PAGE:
- Spelling: Simple, right? Everyone has spell check, don’t they? Well have you ever been a victim of auto correct or predictive text? Would you want a future employer to see that? Look at it from an employers perspective. Would you hire someone who obviously didn’t bother to double check what they sent to you? How do you think they would treat their position after being so careless with their application?
- Confident, not braggy: Now this is the difficult part of writing a resume. You want to make yourself look good, but you don’t want to come off as “full of yourself.” Stick to the facts of what you’ve done and be honest about your involvement in work related projects and such.
- Tailor the resume to the job: Many people have had many jobs over the course of their life, but when you apply for a new job not ALL of your work history is relevant. For example, if you are applying to be a teacher then your landscaping job probably doesn’t have much relevance. Forego the landscaping to focus on more jobs that have more educational relevance (exception: if you ONLY have the landscaping job as your other employment then obviously include it). This means that EVERY position you apply for should have a separate and unique resume tailored for each job opening.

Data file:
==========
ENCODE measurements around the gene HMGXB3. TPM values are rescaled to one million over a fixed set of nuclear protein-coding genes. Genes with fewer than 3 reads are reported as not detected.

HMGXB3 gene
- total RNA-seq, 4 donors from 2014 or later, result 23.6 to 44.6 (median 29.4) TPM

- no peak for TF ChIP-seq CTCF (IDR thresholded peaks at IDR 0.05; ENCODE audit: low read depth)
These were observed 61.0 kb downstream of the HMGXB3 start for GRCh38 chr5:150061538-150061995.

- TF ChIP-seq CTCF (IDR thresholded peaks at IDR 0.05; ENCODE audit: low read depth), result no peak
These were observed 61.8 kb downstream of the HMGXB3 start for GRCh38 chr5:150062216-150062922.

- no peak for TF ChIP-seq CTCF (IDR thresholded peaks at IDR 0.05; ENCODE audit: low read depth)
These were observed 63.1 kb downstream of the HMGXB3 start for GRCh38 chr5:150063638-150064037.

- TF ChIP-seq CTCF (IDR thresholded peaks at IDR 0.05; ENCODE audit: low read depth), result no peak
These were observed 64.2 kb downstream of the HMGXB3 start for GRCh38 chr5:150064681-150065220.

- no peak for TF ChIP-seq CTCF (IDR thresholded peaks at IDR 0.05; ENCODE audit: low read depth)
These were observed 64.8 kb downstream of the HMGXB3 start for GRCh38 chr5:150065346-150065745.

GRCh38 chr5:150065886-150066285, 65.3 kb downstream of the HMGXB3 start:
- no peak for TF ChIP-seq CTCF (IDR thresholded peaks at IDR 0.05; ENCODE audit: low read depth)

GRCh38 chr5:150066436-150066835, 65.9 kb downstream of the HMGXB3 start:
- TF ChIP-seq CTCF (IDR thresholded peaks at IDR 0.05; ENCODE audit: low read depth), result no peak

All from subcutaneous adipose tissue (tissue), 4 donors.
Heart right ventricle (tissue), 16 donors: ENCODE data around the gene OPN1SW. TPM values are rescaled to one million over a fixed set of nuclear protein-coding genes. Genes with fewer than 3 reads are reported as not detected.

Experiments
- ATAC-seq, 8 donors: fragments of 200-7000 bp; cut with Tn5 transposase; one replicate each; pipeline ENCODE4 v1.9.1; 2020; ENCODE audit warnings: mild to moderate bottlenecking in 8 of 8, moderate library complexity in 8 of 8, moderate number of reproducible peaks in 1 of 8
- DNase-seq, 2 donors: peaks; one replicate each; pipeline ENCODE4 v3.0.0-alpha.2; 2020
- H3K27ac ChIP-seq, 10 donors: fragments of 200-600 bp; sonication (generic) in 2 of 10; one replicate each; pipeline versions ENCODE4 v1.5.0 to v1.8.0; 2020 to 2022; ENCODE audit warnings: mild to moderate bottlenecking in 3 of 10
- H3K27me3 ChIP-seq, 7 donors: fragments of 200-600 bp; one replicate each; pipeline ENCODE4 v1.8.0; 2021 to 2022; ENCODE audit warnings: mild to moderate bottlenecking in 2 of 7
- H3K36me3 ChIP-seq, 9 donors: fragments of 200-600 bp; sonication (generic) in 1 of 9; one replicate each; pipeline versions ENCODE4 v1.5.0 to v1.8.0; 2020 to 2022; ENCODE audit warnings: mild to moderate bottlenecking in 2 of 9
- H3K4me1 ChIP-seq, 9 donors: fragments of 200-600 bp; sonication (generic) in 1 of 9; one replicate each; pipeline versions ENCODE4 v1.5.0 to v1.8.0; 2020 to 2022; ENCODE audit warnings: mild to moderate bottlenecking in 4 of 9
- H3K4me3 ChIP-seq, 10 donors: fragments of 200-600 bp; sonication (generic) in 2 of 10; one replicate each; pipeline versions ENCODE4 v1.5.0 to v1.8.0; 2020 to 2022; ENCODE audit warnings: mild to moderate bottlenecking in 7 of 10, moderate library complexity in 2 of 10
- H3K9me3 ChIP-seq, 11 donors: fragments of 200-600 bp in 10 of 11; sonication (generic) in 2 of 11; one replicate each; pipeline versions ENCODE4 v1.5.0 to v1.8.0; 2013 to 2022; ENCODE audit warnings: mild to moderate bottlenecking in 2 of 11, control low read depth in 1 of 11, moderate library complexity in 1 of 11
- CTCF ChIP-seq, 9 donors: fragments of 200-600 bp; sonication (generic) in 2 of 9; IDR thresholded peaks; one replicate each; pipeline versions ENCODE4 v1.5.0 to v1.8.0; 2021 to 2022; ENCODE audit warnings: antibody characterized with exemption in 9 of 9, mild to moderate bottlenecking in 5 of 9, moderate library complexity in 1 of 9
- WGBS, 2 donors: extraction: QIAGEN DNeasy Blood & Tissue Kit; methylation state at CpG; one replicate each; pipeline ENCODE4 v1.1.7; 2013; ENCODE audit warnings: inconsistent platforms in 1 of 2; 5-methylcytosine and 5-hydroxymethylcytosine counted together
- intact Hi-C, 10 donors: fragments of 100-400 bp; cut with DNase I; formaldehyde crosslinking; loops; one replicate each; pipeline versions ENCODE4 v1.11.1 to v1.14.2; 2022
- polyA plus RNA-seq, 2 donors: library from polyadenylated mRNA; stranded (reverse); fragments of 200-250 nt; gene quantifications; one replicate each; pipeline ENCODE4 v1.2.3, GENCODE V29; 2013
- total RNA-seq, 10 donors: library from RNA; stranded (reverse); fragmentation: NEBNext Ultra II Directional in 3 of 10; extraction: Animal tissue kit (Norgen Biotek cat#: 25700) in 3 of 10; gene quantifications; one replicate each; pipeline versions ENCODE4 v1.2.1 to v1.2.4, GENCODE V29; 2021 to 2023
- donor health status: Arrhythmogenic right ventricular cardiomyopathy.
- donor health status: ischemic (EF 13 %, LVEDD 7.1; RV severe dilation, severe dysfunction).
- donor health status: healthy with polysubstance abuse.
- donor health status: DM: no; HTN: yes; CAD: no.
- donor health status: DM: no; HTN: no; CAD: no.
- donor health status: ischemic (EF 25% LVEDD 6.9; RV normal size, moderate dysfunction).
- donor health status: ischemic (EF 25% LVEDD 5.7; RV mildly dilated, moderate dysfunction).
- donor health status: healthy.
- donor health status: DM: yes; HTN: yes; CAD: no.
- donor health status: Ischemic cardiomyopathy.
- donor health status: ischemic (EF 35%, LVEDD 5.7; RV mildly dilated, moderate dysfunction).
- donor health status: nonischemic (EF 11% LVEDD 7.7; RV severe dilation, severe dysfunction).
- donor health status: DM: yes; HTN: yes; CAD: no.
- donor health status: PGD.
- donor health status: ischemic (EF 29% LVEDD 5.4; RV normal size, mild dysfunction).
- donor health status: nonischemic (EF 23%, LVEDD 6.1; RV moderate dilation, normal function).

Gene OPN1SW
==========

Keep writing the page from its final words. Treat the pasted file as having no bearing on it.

https://potomac.edu/wp-content/uploads/2014/10/Resume-writing-101.jpg 300 450 University of the Potomac https://potomac.edu/wp-content/uploads/2016/04/university-of-potomac.png University of the Potomac2014-10-15 12:10:102014-10-17 12:13:02Resume Writing 101
Alright, now everyone has heard of a resume, that mystical piece of paper that determines whether or not you even get an interview, let alone an actual job. So, what do you do when the time comes to write one? Well, most people begin with a template that they either got online or through Microsoft Word. And honestly, that’s not a bad place to start. But that is only a start, not the finished product. When you write your resume, consider these resume writing tips: